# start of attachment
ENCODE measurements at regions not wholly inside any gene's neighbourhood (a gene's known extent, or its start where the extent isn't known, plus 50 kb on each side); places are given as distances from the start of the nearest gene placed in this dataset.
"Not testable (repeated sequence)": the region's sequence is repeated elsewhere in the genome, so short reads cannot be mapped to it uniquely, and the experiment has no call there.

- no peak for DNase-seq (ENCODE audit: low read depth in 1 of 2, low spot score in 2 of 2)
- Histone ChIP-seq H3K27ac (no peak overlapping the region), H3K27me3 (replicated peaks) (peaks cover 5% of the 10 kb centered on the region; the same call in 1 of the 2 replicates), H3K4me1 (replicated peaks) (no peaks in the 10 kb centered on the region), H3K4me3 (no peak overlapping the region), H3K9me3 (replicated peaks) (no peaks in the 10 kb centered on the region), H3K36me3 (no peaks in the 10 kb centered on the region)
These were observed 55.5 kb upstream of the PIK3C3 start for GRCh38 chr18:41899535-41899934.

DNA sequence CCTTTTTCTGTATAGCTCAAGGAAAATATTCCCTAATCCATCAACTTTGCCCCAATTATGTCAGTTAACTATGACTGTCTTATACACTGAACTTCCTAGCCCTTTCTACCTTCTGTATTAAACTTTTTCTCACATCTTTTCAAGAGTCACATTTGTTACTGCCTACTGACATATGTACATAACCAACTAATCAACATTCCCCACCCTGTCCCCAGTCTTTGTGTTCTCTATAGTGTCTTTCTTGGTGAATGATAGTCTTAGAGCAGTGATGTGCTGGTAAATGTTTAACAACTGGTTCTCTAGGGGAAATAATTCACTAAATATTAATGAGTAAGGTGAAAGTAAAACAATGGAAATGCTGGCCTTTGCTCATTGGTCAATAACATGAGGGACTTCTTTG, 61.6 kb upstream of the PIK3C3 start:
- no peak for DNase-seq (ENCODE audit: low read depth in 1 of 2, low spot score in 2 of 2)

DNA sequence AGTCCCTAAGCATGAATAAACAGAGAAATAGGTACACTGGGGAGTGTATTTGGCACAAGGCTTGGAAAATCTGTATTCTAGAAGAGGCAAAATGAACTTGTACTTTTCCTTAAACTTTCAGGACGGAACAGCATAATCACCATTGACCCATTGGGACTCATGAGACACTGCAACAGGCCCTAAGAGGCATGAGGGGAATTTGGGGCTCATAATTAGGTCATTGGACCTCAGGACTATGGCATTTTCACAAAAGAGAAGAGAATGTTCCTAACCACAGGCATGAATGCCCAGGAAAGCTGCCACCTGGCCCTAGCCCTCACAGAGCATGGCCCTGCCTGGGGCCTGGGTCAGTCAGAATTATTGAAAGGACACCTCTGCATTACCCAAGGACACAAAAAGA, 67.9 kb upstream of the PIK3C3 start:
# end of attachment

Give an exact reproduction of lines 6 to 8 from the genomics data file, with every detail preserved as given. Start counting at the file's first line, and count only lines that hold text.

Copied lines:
DNA sequence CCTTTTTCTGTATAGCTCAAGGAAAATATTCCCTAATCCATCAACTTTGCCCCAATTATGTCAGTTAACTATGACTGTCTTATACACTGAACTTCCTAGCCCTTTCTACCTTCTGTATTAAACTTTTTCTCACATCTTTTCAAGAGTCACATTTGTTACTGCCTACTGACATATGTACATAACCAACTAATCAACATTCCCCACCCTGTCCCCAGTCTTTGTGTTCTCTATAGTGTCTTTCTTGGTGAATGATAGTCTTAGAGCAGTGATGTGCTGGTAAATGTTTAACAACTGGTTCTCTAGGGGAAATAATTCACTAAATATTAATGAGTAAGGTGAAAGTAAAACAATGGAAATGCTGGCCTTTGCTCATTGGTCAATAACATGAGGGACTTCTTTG, 61.6 kb upstream of the PIK3C3 start:
- no peak for DNase-seq (ENCODE audit: low read depth in 1 of 2, low spot score in 2 of 2)

DNA sequence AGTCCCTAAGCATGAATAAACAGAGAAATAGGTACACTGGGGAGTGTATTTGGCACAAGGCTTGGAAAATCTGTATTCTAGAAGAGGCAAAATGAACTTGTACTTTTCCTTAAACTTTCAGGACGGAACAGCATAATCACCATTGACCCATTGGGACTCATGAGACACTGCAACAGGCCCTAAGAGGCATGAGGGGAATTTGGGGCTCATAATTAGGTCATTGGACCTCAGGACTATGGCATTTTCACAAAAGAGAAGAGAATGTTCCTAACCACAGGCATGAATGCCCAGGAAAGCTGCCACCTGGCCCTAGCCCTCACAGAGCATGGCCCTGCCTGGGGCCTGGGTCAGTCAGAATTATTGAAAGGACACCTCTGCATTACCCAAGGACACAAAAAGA, 67.9 kb upstream of the PIK3C3 start: